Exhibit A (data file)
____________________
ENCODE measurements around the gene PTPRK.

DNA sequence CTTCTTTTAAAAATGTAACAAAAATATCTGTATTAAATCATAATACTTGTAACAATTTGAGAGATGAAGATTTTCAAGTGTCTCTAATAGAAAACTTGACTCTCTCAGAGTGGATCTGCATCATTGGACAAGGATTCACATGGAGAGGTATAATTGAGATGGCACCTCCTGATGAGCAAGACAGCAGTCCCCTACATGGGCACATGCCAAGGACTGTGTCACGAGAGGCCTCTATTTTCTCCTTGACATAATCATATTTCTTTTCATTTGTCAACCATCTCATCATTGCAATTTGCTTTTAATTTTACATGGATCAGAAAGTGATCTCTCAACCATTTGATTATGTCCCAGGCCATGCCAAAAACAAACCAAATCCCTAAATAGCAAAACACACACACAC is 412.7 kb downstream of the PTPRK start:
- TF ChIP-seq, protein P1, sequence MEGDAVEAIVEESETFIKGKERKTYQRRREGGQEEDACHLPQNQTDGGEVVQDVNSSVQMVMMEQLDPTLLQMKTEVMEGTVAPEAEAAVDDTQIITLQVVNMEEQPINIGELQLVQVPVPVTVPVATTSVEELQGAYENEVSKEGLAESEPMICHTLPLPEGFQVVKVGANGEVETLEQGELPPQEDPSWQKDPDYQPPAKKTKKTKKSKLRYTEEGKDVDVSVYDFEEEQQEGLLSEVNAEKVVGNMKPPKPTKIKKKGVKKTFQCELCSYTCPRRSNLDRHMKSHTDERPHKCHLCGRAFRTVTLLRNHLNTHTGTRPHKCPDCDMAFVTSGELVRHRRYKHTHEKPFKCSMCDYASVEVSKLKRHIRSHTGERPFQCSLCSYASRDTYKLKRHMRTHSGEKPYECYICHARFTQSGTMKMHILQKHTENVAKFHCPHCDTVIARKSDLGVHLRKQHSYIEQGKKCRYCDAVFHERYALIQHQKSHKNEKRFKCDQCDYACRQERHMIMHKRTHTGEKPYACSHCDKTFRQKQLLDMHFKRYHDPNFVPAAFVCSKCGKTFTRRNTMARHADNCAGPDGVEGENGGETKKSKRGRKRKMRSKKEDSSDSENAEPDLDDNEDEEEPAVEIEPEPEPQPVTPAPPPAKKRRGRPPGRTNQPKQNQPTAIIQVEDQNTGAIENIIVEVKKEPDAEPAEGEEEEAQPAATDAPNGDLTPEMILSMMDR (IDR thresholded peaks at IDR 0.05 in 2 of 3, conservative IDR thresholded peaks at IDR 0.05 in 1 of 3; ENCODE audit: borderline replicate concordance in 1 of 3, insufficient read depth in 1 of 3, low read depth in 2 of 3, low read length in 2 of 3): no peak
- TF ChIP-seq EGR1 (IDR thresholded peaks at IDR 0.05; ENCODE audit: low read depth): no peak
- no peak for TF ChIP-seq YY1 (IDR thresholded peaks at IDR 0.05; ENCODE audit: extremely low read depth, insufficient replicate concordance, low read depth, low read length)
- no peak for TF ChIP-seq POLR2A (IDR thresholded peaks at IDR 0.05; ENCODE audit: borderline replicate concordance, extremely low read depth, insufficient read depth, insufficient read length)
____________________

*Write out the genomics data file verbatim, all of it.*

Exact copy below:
ENCODE measurements around the gene PTPRK.

DNA sequence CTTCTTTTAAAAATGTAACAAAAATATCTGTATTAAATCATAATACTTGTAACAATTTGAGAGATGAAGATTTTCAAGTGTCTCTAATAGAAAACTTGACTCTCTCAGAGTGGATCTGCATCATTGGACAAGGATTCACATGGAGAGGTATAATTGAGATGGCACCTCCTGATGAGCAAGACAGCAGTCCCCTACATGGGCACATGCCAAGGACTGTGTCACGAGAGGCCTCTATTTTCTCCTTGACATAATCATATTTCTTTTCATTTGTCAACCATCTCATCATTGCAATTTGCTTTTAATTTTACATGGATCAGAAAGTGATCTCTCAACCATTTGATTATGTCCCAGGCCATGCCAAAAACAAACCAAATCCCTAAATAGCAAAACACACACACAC is 412.7 kb downstream of the PTPRK start:
- TF ChIP-seq, protein P1, sequence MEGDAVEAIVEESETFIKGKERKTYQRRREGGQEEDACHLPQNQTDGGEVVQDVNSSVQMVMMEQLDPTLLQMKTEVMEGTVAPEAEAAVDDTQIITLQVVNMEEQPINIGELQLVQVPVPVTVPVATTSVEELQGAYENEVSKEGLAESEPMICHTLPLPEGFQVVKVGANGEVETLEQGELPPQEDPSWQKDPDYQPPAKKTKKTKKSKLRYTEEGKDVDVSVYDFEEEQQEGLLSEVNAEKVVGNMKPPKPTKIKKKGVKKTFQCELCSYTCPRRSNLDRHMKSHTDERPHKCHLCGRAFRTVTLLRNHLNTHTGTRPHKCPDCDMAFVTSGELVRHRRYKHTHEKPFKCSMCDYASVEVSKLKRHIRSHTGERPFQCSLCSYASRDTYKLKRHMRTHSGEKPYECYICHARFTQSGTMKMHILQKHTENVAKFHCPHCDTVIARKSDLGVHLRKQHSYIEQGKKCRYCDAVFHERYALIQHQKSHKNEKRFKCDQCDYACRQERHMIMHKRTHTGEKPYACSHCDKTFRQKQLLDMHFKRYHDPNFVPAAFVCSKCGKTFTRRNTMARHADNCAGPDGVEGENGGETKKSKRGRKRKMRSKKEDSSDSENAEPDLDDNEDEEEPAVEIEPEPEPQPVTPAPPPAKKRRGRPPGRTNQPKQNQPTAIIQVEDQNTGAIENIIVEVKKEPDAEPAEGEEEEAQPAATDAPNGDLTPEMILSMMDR (IDR thresholded peaks at IDR 0.05 in 2 of 3, conservative IDR thresholded peaks at IDR 0.05 in 1 of 3; ENCODE audit: borderline replicate concordance in 1 of 3, insufficient read depth in 1 of 3, low read depth in 2 of 3, low read length in 2 of 3): no peak
- TF ChIP-seq EGR1 (IDR thresholded peaks at IDR 0.05; ENCODE audit: low read depth): no peak
- no peak for TF ChIP-seq YY1 (IDR thresholded peaks at IDR 0.05; ENCODE audit: extremely low read depth, insufficient replicate concordance, low read depth, low read length)
- no peak for TF ChIP-seq POLR2A (IDR thresholded peaks at IDR 0.05; ENCODE audit: borderline replicate concordance, extremely low read depth, insufficient read depth, insufficient read length)